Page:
Fireworks are an integral part of various celebrations throughout the year, including Bonfire Night, Diwali and New Year’s. In addition to large-scale public events, there are an increasing number of private fireworks displays as well, with these potentially taking place at any time of year. This isn’t good news for pets, who often find fireworks distressing and overwhelming. A 2021 survey found that nearly two-thirds of pet owners felt that private fireworks can be disruptive within residential neighbourhoods. But there’s a lot pet owners can do to help them feel safe and secure during firework festivities. This can prevent unfortunate incidents like dogs bolting from houses and gardens and becoming lost or getting hit by cars.

Think like a dog: it’s not surprising that fireworks can be startling for dogs. We know to expect the displays around holidays, but our dogs won’t know what’s happening when loud, sporadic sounds start ringing out in their neighbourhoods. To them, these unpredictable noises can be perceived as potential threats. Recognising this is the first step to offering our pets the comfort they seek.

Image of a scared dog for Vets Now article on how to get dogs used to fireworks

Keep an eye on your dog’s feelings and needs: dogs express anxiety in various ways, from pacing and panting to trembling or barking, and these signs aren’t always necessarily overt. Being attuned to your dog’s specific body language will allow you to step in early and provide reassurance. Ensure your dog is well-exercised and fed before the festivities begin. This helps them feel content and possibly a bit drowsy.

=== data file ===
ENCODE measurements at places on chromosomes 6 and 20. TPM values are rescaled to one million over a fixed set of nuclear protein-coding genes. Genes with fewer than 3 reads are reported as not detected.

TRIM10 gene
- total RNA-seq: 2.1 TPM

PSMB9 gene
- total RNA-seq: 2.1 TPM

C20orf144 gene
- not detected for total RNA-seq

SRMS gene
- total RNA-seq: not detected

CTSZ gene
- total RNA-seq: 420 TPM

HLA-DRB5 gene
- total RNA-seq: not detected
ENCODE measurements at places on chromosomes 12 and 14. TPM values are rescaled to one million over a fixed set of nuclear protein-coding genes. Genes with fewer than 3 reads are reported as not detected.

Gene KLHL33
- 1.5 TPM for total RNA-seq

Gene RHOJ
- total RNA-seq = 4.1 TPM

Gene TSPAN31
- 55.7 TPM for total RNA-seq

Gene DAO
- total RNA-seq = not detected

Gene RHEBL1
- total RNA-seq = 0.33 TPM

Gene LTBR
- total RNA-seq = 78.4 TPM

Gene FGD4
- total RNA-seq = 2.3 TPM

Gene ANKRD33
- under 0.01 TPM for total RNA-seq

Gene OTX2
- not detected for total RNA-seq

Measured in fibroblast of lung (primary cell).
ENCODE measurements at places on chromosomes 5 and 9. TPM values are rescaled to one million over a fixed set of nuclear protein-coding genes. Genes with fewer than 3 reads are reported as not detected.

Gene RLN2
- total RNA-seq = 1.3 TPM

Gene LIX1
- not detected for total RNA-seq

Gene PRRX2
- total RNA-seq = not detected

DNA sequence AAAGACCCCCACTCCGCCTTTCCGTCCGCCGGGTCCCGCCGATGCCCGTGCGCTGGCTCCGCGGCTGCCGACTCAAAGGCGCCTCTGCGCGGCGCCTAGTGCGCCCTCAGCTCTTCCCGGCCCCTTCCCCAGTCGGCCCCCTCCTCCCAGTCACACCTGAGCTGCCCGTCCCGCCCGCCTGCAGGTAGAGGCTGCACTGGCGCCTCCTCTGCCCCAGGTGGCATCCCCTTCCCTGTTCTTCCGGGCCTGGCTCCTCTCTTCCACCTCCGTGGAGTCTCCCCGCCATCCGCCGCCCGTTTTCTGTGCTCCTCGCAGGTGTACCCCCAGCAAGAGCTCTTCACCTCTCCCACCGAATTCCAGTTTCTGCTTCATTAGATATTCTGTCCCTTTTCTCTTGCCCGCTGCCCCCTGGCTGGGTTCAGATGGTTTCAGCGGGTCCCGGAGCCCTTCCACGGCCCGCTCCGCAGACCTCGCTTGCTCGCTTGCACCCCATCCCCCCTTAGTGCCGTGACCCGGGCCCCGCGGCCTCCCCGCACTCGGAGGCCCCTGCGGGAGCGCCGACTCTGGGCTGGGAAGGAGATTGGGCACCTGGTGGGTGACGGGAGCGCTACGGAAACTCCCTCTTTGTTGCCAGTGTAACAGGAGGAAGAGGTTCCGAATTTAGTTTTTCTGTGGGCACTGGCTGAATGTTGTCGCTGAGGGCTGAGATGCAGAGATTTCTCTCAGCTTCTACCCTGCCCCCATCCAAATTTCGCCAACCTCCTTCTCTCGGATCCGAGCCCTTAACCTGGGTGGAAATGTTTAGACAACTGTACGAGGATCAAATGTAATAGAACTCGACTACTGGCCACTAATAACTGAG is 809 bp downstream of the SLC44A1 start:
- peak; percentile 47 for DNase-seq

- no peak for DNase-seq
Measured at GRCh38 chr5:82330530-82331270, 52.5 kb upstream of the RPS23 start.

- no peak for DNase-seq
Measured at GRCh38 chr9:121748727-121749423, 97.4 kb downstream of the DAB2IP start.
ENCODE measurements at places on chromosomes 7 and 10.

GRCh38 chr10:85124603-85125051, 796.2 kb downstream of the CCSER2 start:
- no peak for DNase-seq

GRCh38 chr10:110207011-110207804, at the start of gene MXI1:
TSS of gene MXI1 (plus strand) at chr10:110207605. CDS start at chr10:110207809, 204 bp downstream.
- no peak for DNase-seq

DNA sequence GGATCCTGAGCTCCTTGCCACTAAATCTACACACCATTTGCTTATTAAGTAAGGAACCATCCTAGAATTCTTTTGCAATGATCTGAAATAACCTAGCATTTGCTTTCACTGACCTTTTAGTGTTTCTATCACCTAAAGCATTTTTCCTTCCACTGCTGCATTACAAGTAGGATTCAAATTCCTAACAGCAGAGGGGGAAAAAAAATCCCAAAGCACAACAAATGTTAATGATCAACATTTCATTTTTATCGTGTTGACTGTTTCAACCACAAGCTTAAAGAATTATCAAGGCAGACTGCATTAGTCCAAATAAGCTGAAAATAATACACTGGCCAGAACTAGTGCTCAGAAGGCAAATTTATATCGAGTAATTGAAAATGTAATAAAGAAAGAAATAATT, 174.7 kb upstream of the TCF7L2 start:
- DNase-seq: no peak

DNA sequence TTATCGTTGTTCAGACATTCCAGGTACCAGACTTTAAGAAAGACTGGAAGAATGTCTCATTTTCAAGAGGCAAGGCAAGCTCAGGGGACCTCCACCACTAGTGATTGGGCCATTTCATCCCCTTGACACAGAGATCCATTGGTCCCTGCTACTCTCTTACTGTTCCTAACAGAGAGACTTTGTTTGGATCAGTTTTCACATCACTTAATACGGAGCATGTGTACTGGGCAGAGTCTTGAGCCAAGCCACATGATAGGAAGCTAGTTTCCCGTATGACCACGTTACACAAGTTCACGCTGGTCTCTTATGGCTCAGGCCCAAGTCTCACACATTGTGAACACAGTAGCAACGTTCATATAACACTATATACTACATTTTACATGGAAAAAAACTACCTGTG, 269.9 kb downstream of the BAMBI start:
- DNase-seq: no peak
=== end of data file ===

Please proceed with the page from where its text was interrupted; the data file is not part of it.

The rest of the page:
Stay extra safe: always keep your dog on a lead during firework seasons, and ensure they wear ID tags and are microchipped. This provides an added layer of security.

Control the environment: Gradually introducing your dog to recorded firework sounds can help desensitise them. Resources from organisations like the Dog’s Trust offer free sound-based treatment programmes to ease this process. Playing loud music or TV with similar sounds in it can mask the sound of fireworks when they happen. When you know fireworks are upcoming, design a comforting space for them with their favourite toys and blankets. This familiar environment can be a sanctuary amidst the unfamiliar sounds.

Consider medications and additional products: If you have concerns about your dog’s anxiety levels, consider booking an online consultation with our vets. They can offer guidance tailored to your pet’s specific needs. From calming collars to thundershirts that apply gentle pressure, there are various products available to help soothe your dog’s nerves. Remember always to consult with your vet before trying any new product.

Your presence is often the best reassurance your pet can have. Comforting them with gentle words, strokes, or simply being there can make a world of difference. With a little preparation and understanding, we can help our furry companions navigate firework nights with greater ease and confidence.